El inglés es el idioma de control de esta página. En la medida en que haya algún conflicto entre la traducción al inglés y la traducción, el inglés prevalece.
Al hacer clic en el enlace de traducción se activa un servicio de traducción gratuito para convertir la página al español. Al igual que con cualquier traducción por Internet, la conversión no es sensible al contexto y puede que no traduzca el texto en su significado original. NC State Extension no garantiza la exactitud del texto traducido. Por favor, tenga en cuenta que algunas aplicaciones y/o servicios pueden no funcionar como se espera cuando se traducen.
English is the controlling language of this page. To the extent there is any conflict between the English text and the translation, English controls.
Clicking on the translation link activates a free translation service to convert the page to Spanish. As with any Internet translation, the conversion is not context-sensitive and may not translate the text to its original meaning. NC State Extension does not guarantee the accuracy of the translated text. Please note that some applications and/or services may not function as expected when translated.Collapse ▲
As the holiday season officially begins, it is interesting how many horticulture-based traditions there are during this time, which corresponds to the dark, cold months of winter when few things grow. I suppose we want to bring reminders of warmer days to our celebrations! Here’s just a few of the horticulture traditions we can indulge in this month.
Mistletoe is one of the strangest horticulture traditions many of us follow. Mistletoe is a parasitic plant that lives on oaks and numerous other deciduous and evergreen trees. The green stems and leaves grow out of the bark of trees, and features a white, almost translucent berry which grow in clusters. There are numerous species that are found in many parts of the world, some with very specialized growth requirements. In northern Europe mistletoe figured prominently in old druid traditions, representing fertility. This developed in the 18th century into a Christmas tradition where a man was allowed to kiss any woman lingering under a mistletoe branch, and it was bad luck for the woman to refuse him. Here in North Carolina, the native North American mistletoe is widely available on trees in the woods and urban areas. If indulging in the more recent mistletoe tradition, shooting the plant out of the tree, just be careful!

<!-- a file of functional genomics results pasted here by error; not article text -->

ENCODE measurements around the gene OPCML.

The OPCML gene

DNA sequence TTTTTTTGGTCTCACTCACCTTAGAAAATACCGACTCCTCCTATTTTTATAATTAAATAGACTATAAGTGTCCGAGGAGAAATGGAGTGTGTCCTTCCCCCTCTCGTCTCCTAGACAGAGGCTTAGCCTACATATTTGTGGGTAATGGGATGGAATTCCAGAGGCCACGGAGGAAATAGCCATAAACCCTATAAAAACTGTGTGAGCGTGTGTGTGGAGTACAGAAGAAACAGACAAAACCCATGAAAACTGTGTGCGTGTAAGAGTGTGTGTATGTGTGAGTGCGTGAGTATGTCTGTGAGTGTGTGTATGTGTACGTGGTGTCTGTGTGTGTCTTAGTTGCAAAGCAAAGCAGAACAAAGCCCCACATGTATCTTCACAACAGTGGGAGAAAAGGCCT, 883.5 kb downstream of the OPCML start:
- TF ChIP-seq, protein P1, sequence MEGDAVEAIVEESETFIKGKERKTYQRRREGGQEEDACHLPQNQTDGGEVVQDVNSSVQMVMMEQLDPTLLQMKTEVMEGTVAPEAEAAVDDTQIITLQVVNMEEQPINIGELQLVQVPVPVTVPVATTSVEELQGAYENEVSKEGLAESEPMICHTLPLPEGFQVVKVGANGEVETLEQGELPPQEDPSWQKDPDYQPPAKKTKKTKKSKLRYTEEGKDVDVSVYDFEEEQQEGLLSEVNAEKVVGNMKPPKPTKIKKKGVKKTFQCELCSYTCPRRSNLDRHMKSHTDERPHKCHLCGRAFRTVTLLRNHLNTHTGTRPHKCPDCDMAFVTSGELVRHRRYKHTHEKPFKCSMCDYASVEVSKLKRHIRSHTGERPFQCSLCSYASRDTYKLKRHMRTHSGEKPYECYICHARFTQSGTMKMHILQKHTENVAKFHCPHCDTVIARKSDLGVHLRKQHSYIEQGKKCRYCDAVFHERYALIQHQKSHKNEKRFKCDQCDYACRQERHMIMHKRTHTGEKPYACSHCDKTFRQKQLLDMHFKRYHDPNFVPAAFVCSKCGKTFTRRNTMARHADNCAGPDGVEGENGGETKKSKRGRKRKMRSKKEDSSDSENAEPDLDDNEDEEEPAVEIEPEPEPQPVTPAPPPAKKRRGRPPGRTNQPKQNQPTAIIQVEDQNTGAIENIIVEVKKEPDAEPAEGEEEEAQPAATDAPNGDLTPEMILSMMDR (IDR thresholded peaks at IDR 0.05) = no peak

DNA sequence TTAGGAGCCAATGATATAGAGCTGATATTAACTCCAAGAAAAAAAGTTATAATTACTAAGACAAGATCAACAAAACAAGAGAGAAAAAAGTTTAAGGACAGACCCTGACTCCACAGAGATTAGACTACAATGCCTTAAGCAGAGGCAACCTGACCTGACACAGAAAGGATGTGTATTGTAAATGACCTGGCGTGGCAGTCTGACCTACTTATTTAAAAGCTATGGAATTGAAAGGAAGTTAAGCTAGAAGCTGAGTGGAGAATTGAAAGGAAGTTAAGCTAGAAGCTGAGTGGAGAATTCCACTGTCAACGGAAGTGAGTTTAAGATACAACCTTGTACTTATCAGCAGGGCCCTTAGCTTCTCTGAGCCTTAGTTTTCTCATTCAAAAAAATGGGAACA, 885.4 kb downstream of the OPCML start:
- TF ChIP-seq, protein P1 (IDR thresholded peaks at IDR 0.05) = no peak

Unlike mistletoe, which is still primarily a do-it-yourself holiday tradition, poinsettias are big business. These days, the different colors and sizes of the popular Christmas symbol are almost endless. Poinsettias, which are in the spurge family, have green leaves and bright red bracts (modified leaf structures), and are native to Mexico where they grow wild. Tradition says it was first integrated into Christmas celebrations as long ago as the 1500’s when an angel helped a poor young girl find a gift for the baby Jesus. Poinsettias’ red bracts symbolize the blood of Christ and their shape the Star of Bethlehem. The plant’s current name comes from Joel Poinsett, the first US Minister to Mexico, who introduced the plant to the US back in the early 1800s. Beginning around 1900, the Ecke family in California dominated a massive poinsettia industry based on a secret method they developed for creating extra large, bushy plants, giving us the gorgeous poinsettia we know today. Today, their secret method is widely known, but the Ecke family still dominates the poinsettia industry across the world. One final note on poinsettias: while contact with the milky sap can cause a reaction in those with a latex allergy, in general poinsettias are not considered dangerous for pets or children. Research has shown that a huge consumption of leaves would be needed in order to result in toxicity from ingesting the plant.
Christmas trees are of course the most widely known horticulture tradition of the holiday season. The tradition is traced to Germany, where as early as the 15th century trees were brought into the home and decorated to celebrate Christmas. The Christmas tree tradition became widespread throughout Europe and North America during the late 1800’s. However, the Christmas tree has roots in numerous ancient customs and practices from all across the world, including the Middle East and China, as well as pagan European traditions, and speaks to the use of the tree as a symbol of life and hope across many diverse cultures.
It’s not just the Christmas tradition that uses horticultural symbols. Kwanzaa, a holiday celebrating African-American heritage, began in the mid 1990s. It is a holiday tradition that also features the use of plants. Seven symbols are used to represent the seven principles of Kwanzaa, and these symbols are set up as a feature in the home. Mazao (crops) includes fruits, vegetables and nuts, and represents the work, harvest, and nourishment of the tribe. Vibunzi, corn, represents fertility and community child-rearing, and each child in the family is represented by an ear of corn. These items, and others representing other principles, are displayed as part of the Kwanzaa celebration in the home.
Whatever your holiday traditions, giving and receiving flowers and plants is welcome by most everyone! Shop for trees, wreaths, plants, and other items at your local shops and stores, supporting your neighbors who contribute to our community. Contact the Extension office to find growers and producers near you!
Photo credit: NC State University Trials https://trials.ces.ncsu.edu/poinsettias/variety/christmas-joy/